Closely-held PharmaJet received an $800,000-plus direct to Phase 2 grant from the NIH to evaluate the immunogenicity of intradermal administration of human papilloma virus (HPV) vaccine using the company’s Tropis intradermal needle-free injection system.
The study will compare Tropis intradermal delivery against traditional needle and syringe intramuscular administration. The study, in collaboration with Padjadjaran University in Indonesia, will begin recruiting approximately 900 girls, aged 9-to-14 in early 2023.
PharmaJet had previously conducted preliminary studies evaluating intradermal delivery for HPV vaccines.
Intradermal administration is already widely used for polio vaccine delivery and has been found to be safe, effective, and immunogenic. Intradermal needle-free delivery of polio vaccine using the Tropis system has also been shown to be a preferred approach by healthcare workers and patients.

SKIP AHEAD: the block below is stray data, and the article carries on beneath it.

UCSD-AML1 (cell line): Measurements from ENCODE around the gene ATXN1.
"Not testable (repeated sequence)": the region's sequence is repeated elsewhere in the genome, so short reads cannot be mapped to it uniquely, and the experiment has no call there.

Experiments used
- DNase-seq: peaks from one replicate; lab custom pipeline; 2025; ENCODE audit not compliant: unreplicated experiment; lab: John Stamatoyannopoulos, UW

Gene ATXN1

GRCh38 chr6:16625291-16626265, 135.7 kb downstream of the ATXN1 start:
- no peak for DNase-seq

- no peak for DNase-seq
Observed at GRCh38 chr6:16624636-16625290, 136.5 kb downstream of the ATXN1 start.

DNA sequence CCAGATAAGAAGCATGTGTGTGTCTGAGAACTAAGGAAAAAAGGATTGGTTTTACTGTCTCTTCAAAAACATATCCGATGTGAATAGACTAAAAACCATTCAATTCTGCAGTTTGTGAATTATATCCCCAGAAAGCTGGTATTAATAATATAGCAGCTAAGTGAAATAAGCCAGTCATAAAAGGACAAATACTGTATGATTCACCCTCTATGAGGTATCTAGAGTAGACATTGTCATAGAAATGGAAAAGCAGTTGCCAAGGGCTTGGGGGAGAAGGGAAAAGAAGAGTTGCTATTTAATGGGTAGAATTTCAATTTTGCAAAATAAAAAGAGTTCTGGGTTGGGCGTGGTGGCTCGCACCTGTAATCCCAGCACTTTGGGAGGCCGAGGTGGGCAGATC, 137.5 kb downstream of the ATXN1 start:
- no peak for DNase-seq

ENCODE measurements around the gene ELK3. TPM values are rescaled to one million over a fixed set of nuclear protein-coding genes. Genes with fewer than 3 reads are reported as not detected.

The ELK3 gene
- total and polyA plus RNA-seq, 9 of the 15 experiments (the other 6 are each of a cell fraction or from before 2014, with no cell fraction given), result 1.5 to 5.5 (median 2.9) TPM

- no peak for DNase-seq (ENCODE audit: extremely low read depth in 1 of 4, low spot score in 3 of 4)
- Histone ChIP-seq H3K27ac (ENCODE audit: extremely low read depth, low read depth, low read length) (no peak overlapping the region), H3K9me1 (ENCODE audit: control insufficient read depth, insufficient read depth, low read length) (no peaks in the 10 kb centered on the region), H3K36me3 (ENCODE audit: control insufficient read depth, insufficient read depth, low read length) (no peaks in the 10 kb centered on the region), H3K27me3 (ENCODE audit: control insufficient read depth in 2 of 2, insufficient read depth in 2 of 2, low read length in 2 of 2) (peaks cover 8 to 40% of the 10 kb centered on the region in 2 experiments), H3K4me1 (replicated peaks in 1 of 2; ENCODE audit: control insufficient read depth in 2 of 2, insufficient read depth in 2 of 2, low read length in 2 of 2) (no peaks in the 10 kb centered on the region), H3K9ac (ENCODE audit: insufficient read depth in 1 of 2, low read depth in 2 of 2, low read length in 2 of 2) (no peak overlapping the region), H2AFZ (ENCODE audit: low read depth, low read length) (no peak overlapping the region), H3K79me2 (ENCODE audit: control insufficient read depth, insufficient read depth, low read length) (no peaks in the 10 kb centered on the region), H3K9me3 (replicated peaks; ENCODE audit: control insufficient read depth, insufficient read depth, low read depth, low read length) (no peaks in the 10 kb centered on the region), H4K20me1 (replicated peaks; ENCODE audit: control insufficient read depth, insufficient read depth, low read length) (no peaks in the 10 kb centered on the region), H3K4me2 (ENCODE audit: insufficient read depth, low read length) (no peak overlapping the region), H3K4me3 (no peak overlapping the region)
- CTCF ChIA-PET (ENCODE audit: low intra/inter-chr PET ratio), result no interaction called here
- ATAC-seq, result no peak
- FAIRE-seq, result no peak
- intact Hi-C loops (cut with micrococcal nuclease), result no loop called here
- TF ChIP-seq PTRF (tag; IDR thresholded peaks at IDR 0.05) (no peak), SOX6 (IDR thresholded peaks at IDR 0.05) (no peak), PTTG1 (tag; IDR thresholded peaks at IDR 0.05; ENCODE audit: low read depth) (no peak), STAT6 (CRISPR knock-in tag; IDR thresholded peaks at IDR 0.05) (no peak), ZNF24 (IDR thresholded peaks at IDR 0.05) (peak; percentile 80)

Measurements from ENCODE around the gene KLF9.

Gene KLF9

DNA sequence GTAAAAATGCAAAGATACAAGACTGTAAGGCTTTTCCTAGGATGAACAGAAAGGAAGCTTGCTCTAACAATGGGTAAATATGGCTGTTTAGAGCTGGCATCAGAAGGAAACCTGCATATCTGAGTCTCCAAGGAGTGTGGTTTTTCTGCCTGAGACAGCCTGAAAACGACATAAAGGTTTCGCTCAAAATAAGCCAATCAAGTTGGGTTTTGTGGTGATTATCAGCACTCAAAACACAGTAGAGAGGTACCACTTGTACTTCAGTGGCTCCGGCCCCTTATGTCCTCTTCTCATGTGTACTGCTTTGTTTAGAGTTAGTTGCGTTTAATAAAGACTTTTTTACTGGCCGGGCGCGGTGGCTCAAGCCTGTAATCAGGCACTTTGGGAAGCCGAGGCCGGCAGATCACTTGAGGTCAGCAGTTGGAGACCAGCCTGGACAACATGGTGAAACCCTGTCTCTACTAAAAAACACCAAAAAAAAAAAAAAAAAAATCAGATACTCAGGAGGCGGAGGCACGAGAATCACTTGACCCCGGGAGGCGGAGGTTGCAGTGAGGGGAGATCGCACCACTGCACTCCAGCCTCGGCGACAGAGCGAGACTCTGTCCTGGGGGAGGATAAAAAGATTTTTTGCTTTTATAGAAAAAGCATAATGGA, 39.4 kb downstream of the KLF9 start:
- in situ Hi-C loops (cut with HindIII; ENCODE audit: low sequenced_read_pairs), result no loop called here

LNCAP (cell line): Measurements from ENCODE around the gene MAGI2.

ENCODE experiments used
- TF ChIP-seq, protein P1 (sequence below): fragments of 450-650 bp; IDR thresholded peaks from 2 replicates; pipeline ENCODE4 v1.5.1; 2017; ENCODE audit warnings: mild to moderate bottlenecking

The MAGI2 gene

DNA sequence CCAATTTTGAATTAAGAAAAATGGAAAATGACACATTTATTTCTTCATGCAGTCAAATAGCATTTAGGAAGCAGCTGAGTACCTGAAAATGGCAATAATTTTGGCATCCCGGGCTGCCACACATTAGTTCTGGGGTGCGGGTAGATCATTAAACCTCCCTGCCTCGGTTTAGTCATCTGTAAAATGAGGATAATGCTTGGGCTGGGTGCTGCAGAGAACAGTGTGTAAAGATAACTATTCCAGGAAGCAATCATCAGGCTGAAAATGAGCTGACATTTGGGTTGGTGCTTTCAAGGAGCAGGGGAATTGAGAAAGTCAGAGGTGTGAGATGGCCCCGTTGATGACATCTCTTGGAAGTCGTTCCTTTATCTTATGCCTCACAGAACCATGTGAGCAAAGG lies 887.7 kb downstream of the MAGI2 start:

“Intradermal administration of vaccines can provide benefits for low resource settings including, lower costs, increased coverage, and increased acceptability,” Erin Spiegel, VP of clinical and regulatory affairs for PharmaJet, said in a statement.
Worldwide, cervical cancer is the fourth most frequent cancer in women with an estimated 604,000 new cases in 2020, with more than 95% due to HPV. Of the estimated 342,000 deaths from cervical cancer in 2020, about 90% occurred in low- and middle-income countries where there is limited access to preventative measures and cervical cancer is often not identified until it has further advanced, and symptoms develop.